After watching synchronized diving and men’s gymnastics last night, I opened today’s Boston Globe, and found a really good article. I was annoyed last night for two reasons:
- The person providing commentary about synchronized diving was clearly knowledgeable, but very annoying. These are some of the best synchronized divers in the world (I’ve never heard of the sport before, so they may also be the only synchronized divers in the world — but that’s not germane to this post), and pretty much everything they did — according to the announcer — was wrong or bad.
- The commentary for gymnastics was better, but judging is always flawed.
That’s why, when I opened up Bob Ryan’s column in today’s Boston Globe, I smiled: “An unsung Olympic sport, archery really hits the spot.”
- For the Globe, it was a very witty headline. (The Wall St. Journal’s headlines are typically very well written.)
- He makes an important point about Olympic sports:
Archery is my kind of sport: no judges. Pick up the bow. Pull back the arrow. Fire. You either hit the target or you don’t. You add up the points, and the archer, or team, with the most points wins. No muss, no fuss.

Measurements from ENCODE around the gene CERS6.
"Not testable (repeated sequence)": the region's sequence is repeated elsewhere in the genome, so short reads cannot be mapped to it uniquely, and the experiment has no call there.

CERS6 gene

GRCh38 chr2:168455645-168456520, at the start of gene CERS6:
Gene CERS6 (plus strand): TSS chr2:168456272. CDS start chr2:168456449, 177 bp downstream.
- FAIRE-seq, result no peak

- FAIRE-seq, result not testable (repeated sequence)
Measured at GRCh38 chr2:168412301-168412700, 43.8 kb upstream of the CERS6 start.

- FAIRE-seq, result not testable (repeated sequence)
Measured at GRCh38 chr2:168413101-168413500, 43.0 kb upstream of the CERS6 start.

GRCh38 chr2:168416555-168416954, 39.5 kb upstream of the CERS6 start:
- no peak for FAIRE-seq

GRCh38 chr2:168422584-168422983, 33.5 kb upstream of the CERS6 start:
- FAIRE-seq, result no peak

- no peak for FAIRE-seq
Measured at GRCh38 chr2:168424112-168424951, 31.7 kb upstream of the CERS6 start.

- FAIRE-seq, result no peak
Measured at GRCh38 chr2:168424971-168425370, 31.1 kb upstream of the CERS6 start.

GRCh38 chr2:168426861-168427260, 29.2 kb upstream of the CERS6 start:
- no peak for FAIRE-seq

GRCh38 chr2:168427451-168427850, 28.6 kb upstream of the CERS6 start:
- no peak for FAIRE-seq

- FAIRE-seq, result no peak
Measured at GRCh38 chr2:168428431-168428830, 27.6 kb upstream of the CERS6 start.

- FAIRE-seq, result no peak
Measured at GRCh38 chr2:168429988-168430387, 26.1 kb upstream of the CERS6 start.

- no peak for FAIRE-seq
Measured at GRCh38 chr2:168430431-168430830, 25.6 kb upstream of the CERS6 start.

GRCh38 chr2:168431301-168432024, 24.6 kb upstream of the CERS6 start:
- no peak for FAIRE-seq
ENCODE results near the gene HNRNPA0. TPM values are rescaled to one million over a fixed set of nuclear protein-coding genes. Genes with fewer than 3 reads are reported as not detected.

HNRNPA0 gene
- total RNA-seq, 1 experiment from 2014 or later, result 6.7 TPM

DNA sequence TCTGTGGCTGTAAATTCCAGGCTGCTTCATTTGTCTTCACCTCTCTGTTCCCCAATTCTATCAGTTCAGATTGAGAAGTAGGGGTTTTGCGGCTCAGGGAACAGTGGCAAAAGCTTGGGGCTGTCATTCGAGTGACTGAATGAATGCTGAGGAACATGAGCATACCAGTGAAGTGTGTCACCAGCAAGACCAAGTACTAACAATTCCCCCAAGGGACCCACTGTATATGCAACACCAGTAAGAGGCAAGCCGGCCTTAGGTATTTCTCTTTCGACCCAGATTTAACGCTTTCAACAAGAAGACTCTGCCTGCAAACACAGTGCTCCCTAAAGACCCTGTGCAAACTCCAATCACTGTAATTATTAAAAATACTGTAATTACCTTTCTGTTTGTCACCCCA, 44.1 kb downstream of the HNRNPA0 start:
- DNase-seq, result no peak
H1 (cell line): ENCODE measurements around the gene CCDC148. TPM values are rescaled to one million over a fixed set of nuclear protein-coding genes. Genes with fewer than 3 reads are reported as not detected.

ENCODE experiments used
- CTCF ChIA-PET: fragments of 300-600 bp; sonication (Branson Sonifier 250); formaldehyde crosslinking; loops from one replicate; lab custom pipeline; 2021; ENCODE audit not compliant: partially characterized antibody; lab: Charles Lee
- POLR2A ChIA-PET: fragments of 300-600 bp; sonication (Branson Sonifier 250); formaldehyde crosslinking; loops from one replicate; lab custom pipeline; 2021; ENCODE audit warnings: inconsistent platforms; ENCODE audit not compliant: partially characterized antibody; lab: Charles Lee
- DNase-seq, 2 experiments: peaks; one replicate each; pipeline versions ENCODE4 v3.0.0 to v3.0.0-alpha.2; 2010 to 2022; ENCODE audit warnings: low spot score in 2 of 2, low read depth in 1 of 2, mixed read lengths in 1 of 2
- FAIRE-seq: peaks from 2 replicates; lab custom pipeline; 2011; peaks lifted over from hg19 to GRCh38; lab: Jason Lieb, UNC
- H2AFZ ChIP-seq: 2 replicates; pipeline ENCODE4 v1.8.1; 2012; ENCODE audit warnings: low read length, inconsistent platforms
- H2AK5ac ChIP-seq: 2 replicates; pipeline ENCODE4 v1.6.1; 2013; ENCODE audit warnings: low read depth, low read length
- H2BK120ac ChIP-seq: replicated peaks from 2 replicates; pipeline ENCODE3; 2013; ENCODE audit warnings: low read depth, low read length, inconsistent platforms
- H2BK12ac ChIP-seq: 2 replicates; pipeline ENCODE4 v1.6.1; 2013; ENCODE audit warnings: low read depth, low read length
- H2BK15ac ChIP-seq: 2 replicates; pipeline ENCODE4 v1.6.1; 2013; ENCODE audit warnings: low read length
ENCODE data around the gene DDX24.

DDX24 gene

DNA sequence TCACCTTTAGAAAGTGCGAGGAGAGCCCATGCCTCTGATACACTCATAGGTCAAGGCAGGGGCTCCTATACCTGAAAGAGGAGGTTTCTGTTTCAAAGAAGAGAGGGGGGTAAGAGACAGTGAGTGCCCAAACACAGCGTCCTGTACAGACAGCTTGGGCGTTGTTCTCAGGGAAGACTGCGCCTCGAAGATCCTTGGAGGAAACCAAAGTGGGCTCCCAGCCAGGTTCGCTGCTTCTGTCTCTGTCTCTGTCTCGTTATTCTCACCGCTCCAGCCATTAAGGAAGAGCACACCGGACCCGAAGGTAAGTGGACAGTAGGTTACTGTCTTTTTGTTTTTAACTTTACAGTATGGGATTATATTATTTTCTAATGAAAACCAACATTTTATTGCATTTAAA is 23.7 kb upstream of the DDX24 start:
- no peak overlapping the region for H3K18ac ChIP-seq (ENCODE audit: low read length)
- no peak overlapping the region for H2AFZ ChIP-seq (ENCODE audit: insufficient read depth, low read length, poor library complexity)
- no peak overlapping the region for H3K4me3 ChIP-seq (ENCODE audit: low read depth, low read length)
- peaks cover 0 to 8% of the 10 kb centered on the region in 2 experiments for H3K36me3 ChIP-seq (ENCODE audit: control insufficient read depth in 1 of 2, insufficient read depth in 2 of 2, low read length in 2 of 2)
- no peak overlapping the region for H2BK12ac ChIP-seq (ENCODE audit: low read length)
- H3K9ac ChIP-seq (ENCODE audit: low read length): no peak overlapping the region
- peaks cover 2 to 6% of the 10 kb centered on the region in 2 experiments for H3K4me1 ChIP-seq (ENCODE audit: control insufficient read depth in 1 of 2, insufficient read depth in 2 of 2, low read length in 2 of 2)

I think people like swimming because there are no judges: either you finish first or you don’t.
But there’s another reason to like archery, according to Ryan:
It’s one of those Olympic sports that doesn’t exactly threaten to muscle football, baseball, basketball, or hockey off the American front pages. But it’s one of those sports that produces an interesting mix of competitors. Take, for example, the three-man American men’s team, which consists of 52-year-old five-time Olympian Richard “Butch” Johnson, 32-year-old three-time Olympian Victor Wunderle, and 19-year-old Olympic debutant (as the Brits would say) Brady Ellison.
In the synchronized diving competition, some of the competitors were not just teenagers — as they are in women’s gymnastics — but early teens. Shouldn’t they be playing GameBoy or something?
Meanwhile, here’s a two-minute excerpt of the classic Harry Shearer-Martin Short SNL skit about men’s synchronized swimming: